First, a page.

Keah Brown didn’t expect to go viral, like, ever.
A self-described nosy person, she received a journalism degree in 2013, retaining her love of writing. Her passion for the written word ultimately led to writing her own book, a memoir, titled The Pretty One.
“What led me to writing was just a love of telling stories and trying to figure out different ways to create characters and share them with the world, but also to explore how I was navigating the world,” Brown said. “A part of it was that I had spent so many years waiting for someone to tell a story like mine before realizing that I could also do it.”
Brown just started to feel good about herself and, as her natural impulse was to share this with others close to her, she created the hashtag #disabledandcute to commemorate her newfound self-love. What started as a way to celebrate Brown’s long-awaited comfort in her own body among close friends quickly snowballed into an unintentionally viral sensation.
“I’m finally feeling like I was worthy in my body just like this without needing to change it or hide the fact that I was disabled,” Brown said. “It was really just me celebrating, oh, I finally feel like a human being and I want to celebrate that. I want to give people the chance to see that I’m happy and see that it’s possible.”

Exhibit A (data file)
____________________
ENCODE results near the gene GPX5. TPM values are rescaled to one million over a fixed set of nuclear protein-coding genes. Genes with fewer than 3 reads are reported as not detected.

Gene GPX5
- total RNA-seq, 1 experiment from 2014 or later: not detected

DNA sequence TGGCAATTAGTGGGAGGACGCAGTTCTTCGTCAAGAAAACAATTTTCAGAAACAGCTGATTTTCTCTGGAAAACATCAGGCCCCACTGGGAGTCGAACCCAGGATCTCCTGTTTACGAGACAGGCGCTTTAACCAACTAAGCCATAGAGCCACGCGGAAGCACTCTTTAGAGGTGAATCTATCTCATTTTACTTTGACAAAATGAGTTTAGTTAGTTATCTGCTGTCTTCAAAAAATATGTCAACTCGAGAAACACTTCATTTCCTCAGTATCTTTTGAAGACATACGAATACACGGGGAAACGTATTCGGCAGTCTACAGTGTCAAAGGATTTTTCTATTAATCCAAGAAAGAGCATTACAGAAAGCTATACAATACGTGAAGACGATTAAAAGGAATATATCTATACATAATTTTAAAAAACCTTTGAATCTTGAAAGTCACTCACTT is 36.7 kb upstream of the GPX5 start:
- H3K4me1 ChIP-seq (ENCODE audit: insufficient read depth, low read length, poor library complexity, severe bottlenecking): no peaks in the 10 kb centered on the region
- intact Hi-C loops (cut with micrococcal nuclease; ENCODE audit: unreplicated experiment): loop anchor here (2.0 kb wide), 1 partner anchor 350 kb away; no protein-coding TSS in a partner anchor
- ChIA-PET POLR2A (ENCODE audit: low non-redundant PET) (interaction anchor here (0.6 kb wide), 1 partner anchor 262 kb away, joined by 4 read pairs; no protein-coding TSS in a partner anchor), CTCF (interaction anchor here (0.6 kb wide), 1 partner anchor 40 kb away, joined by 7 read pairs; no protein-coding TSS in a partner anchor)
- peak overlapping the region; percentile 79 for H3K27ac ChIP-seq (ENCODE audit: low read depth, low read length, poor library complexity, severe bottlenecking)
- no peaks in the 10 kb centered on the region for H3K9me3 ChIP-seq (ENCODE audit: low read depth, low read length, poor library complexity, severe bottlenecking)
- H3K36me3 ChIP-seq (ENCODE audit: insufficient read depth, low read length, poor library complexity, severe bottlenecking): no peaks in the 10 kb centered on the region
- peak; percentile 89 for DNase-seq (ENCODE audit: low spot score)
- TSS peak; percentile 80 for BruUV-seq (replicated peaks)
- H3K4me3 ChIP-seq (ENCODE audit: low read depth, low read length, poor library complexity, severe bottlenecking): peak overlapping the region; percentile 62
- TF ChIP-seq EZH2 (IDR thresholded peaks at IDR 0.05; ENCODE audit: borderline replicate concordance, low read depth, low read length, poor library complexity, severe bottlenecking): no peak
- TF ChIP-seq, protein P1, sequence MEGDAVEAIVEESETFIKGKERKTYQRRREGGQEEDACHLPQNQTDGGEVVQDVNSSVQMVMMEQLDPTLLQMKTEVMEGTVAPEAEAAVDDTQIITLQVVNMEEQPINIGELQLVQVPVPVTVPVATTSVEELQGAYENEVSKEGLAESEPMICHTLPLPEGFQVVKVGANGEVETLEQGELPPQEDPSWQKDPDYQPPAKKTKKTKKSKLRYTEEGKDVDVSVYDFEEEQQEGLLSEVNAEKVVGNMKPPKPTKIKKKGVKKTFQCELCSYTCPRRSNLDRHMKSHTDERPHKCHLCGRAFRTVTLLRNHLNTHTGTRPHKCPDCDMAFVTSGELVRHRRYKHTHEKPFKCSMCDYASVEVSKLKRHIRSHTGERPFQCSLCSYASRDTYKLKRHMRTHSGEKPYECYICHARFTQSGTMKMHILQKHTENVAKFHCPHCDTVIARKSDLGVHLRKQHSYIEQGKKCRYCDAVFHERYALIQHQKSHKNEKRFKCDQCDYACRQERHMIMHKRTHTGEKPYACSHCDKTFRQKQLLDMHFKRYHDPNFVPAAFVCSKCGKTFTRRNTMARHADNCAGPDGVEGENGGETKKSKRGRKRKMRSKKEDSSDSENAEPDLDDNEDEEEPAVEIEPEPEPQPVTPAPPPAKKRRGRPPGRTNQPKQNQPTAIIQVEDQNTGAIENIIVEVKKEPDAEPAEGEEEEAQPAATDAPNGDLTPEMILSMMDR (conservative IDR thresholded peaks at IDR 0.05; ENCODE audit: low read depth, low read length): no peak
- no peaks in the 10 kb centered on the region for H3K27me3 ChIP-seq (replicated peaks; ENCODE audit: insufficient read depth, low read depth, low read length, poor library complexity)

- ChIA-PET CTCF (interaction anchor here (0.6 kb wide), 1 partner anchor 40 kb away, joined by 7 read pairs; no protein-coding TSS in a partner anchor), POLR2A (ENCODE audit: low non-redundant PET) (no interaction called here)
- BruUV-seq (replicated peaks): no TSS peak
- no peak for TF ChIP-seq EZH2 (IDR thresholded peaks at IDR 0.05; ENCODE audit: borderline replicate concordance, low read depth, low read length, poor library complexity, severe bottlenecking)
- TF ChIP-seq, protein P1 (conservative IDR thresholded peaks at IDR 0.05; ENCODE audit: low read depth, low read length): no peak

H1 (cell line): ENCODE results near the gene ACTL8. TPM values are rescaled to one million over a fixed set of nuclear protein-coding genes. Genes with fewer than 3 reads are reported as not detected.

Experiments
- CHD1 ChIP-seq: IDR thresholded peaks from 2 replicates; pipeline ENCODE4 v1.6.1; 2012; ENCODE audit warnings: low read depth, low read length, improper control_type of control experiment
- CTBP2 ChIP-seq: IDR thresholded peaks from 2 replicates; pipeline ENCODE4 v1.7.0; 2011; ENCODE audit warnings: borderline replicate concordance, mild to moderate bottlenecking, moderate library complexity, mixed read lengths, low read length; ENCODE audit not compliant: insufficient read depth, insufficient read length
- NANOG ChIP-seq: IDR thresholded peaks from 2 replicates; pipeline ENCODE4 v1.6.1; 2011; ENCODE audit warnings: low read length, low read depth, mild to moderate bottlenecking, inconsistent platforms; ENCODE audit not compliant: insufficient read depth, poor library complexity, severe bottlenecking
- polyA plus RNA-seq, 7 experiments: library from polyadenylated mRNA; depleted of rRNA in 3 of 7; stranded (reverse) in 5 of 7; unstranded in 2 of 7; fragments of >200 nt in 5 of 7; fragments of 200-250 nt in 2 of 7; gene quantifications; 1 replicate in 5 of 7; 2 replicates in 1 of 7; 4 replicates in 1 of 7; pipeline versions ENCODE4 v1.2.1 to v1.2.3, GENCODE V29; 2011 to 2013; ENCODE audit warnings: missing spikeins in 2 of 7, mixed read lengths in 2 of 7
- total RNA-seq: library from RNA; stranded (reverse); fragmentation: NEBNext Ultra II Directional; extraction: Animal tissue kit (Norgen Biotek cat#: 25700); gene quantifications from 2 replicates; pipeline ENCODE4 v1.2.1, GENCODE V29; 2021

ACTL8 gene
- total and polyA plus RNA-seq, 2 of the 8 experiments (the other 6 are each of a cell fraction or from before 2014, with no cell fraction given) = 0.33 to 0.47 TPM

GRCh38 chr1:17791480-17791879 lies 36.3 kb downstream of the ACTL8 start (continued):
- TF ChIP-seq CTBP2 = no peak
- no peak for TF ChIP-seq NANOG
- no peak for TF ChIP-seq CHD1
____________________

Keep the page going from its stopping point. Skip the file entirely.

Brown said that she wanted to show how she became content in her body to counteract the narratives portrayed in pop culture, in which disabled characters express self-hatred or suicidal thoughts linked to their disability, never to achieve self-acceptance.
“Doors started opening for me and people wanted to have conversations, and it really I feel like in some ways moved the needle in terms of how we were talking about disability, because before it was just, “oh it’s so hard” and, “it’s so sad,” Brown said. “And for me, this is a way for us to show the world, no, we all have happiness to enjoy. And it’s not like it’s just doom and gloom.”
Coming off of her newfound internet fame, Brown wanted to release a fiction book since she stuck by the beloved genre for years. But her trusted agent steered her in the opposite direction, encouraging her to continue sharing pieces of herself with the world, considering the warm reception she received from the hashtag.
“We sat down and he was like, you know, you do already have an audience for personal essays. You’ve been doing this for a while,” Brown said. “Maybe you should start there.”
Brown said her experience as a Black woman definitely influenced how she lived with her disability, and ultimately her personal essays. People often approach her, in-person and online, telling her they prayed for her, as if she had been in a horrible accident, or that they had a miraculous snake oil to “cure” her disability. Rather than just something she happened to be born with, her disability was viewed as a curse from God for previous misdoings, a belief frequently shared with Brown, unprompted.